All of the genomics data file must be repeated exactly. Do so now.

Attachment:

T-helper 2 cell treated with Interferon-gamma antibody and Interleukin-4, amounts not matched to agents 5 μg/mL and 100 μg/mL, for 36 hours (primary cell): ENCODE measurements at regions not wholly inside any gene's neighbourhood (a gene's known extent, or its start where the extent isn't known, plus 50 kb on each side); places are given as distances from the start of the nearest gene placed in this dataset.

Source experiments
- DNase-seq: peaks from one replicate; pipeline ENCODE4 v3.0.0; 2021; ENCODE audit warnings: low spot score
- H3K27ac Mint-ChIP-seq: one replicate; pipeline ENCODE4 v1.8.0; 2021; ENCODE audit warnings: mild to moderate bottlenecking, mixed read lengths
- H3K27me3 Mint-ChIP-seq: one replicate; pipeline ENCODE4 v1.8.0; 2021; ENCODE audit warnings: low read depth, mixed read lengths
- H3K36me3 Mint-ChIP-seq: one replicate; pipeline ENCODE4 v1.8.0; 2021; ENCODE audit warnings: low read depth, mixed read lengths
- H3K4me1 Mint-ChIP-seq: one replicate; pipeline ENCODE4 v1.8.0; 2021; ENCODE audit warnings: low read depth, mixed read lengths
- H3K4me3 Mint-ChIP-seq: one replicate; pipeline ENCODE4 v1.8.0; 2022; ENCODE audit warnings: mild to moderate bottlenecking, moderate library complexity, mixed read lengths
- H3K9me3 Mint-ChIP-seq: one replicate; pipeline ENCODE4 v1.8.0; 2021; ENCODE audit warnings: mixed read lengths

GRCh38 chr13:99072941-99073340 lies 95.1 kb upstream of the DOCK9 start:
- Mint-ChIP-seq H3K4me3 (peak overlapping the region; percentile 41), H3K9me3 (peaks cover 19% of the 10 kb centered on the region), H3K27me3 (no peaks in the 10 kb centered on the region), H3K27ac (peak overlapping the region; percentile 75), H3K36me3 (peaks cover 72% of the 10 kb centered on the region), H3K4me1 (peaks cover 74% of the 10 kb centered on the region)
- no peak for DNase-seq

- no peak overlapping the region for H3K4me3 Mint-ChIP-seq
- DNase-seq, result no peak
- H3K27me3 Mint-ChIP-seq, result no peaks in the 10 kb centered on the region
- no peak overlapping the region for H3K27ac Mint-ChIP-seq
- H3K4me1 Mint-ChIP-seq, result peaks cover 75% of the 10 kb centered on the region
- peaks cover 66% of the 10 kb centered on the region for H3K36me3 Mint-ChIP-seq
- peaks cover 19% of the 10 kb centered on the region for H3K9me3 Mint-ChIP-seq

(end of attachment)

T-helper 2 cell treated with Interferon-gamma antibody and Interleukin-4, amounts not matched to agents 5 μg/mL and 100 μg/mL, for 36 hours (primary cell): ENCODE measurements at regions not wholly inside any gene's neighbourhood (a gene's known extent, or its start where the extent isn't known, plus 50 kb on each side); places are given as distances from the start of the nearest gene placed in this dataset.

Source experiments
- DNase-seq: peaks from one replicate; pipeline ENCODE4 v3.0.0; 2021; ENCODE audit warnings: low spot score
- H3K27ac Mint-ChIP-seq: one replicate; pipeline ENCODE4 v1.8.0; 2021; ENCODE audit warnings: mild to moderate bottlenecking, mixed read lengths
- H3K27me3 Mint-ChIP-seq: one replicate; pipeline ENCODE4 v1.8.0; 2021; ENCODE audit warnings: low read depth, mixed read lengths
- H3K36me3 Mint-ChIP-seq: one replicate; pipeline ENCODE4 v1.8.0; 2021; ENCODE audit warnings: low read depth, mixed read lengths
- H3K4me1 Mint-ChIP-seq: one replicate; pipeline ENCODE4 v1.8.0; 2021; ENCODE audit warnings: low read depth, mixed read lengths
- H3K4me3 Mint-ChIP-seq: one replicate; pipeline ENCODE4 v1.8.0; 2022; ENCODE audit warnings: mild to moderate bottlenecking, moderate library complexity, mixed read lengths
- H3K9me3 Mint-ChIP-seq: one replicate; pipeline ENCODE4 v1.8.0; 2021; ENCODE audit warnings: mixed read lengths

GRCh38 chr13:99072941-99073340 lies 95.1 kb upstream of the DOCK9 start:
- Mint-ChIP-seq H3K4me3 (peak overlapping the region; percentile 41), H3K9me3 (peaks cover 19% of the 10 kb centered on the region), H3K27me3 (no peaks in the 10 kb centered on the region), H3K27ac (peak overlapping the region; percentile 75), H3K36me3 (peaks cover 72% of the 10 kb centered on the region), H3K4me1 (peaks cover 74% of the 10 kb centered on the region)
- no peak for DNase-seq

- no peak overlapping the region for H3K4me3 Mint-ChIP-seq
- DNase-seq, result no peak
- H3K27me3 Mint-ChIP-seq, result no peaks in the 10 kb centered on the region
- no peak overlapping the region for H3K27ac Mint-ChIP-seq
- H3K4me1 Mint-ChIP-seq, result peaks cover 75% of the 10 kb centered on the region
- peaks cover 66% of the 10 kb centered on the region for H3K36me3 Mint-ChIP-seq
- peaks cover 19% of the 10 kb centered on the region for H3K9me3 Mint-ChIP-seq